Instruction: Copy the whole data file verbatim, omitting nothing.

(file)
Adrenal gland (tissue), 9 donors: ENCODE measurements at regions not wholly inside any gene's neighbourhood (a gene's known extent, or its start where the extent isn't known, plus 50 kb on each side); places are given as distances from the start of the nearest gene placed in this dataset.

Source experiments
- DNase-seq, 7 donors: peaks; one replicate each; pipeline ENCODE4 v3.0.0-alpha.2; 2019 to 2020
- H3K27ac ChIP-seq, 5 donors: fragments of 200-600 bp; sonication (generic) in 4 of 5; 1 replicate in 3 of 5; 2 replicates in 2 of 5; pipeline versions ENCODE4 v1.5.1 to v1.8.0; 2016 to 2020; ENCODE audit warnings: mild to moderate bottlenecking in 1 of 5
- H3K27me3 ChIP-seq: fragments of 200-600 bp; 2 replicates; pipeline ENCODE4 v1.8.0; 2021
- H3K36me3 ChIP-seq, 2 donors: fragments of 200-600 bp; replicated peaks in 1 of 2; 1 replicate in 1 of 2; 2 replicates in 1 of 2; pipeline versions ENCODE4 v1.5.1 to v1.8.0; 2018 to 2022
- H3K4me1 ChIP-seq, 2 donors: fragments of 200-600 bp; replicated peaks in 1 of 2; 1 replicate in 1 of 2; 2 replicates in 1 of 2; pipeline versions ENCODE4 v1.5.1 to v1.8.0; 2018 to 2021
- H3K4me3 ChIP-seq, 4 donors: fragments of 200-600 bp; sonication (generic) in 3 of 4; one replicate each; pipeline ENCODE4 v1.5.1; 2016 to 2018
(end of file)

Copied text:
Adrenal gland (tissue), 9 donors: ENCODE measurements at regions not wholly inside any gene's neighbourhood (a gene's known extent, or its start where the extent isn't known, plus 50 kb on each side); places are given as distances from the start of the nearest gene placed in this dataset.

Source experiments
- DNase-seq, 7 donors: peaks; one replicate each; pipeline ENCODE4 v3.0.0-alpha.2; 2019 to 2020
- H3K27ac ChIP-seq, 5 donors: fragments of 200-600 bp; sonication (generic) in 4 of 5; 1 replicate in 3 of 5; 2 replicates in 2 of 5; pipeline versions ENCODE4 v1.5.1 to v1.8.0; 2016 to 2020; ENCODE audit warnings: mild to moderate bottlenecking in 1 of 5
- H3K27me3 ChIP-seq: fragments of 200-600 bp; 2 replicates; pipeline ENCODE4 v1.8.0; 2021
- H3K36me3 ChIP-seq, 2 donors: fragments of 200-600 bp; replicated peaks in 1 of 2; 1 replicate in 1 of 2; 2 replicates in 1 of 2; pipeline versions ENCODE4 v1.5.1 to v1.8.0; 2018 to 2022
- H3K4me1 ChIP-seq, 2 donors: fragments of 200-600 bp; replicated peaks in 1 of 2; 1 replicate in 1 of 2; 2 replicates in 1 of 2; pipeline versions ENCODE4 v1.5.1 to v1.8.0; 2018 to 2021
- H3K4me3 ChIP-seq, 4 donors: fragments of 200-600 bp; sonication (generic) in 3 of 4; one replicate each; pipeline ENCODE4 v1.5.1; 2016 to 2018